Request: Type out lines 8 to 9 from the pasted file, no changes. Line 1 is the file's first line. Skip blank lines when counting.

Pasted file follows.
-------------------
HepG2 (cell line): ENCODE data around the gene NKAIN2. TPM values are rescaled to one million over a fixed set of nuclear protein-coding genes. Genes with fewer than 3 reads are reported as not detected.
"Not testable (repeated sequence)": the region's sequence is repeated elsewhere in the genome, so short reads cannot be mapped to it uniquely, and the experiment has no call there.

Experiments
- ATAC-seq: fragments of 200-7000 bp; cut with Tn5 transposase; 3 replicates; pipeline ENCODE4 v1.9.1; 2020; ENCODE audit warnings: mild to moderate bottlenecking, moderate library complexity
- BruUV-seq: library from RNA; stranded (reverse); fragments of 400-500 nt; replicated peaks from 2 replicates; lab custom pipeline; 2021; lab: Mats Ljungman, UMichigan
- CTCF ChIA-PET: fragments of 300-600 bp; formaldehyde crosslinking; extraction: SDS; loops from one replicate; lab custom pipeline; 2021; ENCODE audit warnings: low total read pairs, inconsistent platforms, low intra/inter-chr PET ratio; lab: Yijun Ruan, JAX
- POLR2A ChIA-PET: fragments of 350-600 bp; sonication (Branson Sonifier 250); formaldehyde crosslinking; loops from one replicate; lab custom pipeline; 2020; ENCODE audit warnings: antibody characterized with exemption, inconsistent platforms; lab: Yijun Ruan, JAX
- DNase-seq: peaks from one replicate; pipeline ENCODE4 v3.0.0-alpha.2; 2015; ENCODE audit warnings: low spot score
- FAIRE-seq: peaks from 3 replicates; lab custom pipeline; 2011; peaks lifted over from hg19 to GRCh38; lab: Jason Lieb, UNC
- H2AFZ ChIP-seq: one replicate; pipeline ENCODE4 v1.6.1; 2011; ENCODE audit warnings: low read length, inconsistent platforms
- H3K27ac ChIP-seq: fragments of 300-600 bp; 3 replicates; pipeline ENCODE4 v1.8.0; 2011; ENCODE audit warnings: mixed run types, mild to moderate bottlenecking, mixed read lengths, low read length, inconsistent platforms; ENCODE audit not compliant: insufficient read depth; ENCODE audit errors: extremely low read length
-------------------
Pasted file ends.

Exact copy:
- DNase-seq: peaks from one replicate; pipeline ENCODE4 v3.0.0-alpha.2; 2015; ENCODE audit warnings: low spot score
- FAIRE-seq: peaks from 3 replicates; lab custom pipeline; 2011; peaks lifted over from hg19 to GRCh38; lab: Jason Lieb, UNC